Date of Submission

Spring 2020

Academic Program


Project Advisor 1

Justin Dainer-Best

Abstract/Artist's Statement

Although Borderline Personality Disorder (BPD) is a valid and treatable diagnosis, it has been one of the most stigmatized illnesses since entering the Diagnostic and Statistical Manual in 1980 (Sharp & Tackett, 2014). This disorder continues to be underdiagnosed and undisclosed in adolescent patient populations in particular (Koehne et al., 2012) despite well-founded agreement that BPD begins in adolescence (American Psychiatric Association, 2013). Because of this reluctance from clinicians to disclose a BPD diagnosis to their patients, adolescents with BPD tend to face even more stigma than adults with the same diagnosis, which then impedes their ability to seek and receive proper treatment before symptoms worsen. Considering that common symptoms of severe BPD include self-harm, multiple inpatient hospitalizations, and or suicide, early diagnosis and treatment intervention is imperative. BPD has actually been called the “good prognosis diagnosis” (Gunderson et al., 2009), but misdiagnosis and lack of education and awareness about adolescent BPD remain an issue. It is entirely possible that a BPD diagnosis in adolescence can in fact do more good than harm, and in that diagnosis itself, one can even find hope. A review of the literature includes: disclosing the diagnosis and ethical considerations, adolescent-specific challenges and perspectives on mental health in general, misdiagnosis, and the importance of psychoeducation for BPD. Finally, based on this review, a training intervention on adolescent BPD for psychiatric inpatient treatment clinicians is proposed.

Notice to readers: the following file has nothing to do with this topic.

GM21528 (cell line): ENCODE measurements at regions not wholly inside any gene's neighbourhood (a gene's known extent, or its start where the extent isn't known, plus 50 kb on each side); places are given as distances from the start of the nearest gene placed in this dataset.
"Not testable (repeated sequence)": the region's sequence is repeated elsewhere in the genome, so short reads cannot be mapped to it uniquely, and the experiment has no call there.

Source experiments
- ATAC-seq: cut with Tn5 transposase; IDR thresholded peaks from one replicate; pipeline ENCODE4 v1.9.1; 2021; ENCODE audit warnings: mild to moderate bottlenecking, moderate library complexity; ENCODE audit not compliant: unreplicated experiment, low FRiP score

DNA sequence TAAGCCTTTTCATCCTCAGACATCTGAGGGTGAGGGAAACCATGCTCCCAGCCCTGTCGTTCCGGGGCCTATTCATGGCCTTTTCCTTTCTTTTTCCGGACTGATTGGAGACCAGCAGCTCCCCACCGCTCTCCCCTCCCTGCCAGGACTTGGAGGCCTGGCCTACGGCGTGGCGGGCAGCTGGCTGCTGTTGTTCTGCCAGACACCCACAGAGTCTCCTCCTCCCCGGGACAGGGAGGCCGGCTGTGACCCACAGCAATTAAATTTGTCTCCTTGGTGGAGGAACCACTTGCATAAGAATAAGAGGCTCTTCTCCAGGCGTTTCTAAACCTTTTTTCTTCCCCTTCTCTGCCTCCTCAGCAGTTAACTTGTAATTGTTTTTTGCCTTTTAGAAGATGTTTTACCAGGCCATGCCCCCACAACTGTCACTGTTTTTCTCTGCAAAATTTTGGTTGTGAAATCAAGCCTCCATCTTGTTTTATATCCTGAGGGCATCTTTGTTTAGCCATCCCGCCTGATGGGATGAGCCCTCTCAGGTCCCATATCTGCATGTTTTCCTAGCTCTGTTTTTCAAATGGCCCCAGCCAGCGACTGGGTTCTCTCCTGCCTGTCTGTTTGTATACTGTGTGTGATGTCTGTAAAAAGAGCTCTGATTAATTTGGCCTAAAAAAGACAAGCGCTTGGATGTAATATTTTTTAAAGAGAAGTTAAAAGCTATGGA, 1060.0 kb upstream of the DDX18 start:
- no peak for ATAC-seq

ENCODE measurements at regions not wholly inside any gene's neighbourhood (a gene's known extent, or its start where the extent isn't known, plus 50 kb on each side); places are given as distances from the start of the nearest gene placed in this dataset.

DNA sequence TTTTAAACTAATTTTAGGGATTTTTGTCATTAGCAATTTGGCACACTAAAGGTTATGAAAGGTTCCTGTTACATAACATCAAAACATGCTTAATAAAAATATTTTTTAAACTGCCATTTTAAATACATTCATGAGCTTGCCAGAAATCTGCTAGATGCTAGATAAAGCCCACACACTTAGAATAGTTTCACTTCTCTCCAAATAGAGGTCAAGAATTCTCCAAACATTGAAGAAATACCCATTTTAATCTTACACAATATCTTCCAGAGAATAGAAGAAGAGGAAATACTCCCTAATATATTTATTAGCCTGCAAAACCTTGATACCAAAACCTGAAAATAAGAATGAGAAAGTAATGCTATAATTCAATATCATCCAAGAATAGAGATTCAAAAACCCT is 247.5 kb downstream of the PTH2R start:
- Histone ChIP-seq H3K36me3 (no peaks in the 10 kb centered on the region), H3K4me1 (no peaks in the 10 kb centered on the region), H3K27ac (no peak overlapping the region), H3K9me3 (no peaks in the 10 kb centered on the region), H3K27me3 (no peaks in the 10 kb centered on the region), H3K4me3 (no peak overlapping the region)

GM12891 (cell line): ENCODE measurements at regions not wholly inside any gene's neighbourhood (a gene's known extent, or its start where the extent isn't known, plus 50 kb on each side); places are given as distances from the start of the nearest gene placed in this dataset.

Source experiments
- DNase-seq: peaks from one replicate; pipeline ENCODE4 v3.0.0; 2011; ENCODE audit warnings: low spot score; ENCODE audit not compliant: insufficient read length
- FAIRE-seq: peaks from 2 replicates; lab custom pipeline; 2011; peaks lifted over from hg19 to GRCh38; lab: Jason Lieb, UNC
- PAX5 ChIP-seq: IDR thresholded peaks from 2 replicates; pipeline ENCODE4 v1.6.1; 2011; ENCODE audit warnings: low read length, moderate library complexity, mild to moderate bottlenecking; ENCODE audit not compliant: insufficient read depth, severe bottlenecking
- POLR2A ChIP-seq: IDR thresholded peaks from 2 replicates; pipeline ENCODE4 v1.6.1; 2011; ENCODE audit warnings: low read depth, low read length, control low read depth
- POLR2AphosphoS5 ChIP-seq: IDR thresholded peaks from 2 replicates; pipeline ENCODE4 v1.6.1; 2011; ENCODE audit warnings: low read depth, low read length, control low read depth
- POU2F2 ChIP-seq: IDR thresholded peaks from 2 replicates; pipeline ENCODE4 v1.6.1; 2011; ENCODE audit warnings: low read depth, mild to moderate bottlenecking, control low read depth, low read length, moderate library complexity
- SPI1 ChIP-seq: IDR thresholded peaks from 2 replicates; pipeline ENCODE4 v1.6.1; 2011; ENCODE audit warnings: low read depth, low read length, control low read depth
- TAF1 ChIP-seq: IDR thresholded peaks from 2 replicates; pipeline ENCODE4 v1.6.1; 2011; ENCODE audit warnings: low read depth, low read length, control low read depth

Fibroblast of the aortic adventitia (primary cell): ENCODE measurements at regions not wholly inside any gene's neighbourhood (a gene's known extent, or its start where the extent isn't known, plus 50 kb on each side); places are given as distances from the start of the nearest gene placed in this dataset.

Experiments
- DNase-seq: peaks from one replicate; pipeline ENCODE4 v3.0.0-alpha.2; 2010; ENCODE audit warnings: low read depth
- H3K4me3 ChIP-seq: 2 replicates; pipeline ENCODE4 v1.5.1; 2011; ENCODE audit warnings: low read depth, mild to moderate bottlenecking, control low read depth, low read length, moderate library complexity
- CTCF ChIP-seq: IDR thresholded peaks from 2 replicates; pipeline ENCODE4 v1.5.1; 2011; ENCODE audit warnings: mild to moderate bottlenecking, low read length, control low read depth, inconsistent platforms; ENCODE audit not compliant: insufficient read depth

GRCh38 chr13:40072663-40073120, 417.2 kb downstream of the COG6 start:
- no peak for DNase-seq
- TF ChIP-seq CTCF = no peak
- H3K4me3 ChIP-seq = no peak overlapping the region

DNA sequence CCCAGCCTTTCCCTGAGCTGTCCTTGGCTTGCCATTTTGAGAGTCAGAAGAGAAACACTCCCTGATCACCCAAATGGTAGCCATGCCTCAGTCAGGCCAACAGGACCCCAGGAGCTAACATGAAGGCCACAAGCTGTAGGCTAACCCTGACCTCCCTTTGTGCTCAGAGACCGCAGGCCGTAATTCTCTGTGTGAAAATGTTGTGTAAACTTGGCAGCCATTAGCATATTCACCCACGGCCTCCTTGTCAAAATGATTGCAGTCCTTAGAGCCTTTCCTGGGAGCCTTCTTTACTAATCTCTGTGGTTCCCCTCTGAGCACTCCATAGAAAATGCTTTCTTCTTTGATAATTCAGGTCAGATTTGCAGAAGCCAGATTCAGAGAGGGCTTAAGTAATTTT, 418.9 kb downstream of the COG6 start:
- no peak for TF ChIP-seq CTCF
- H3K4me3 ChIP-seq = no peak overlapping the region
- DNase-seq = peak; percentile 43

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Open Access

Creative Commons License

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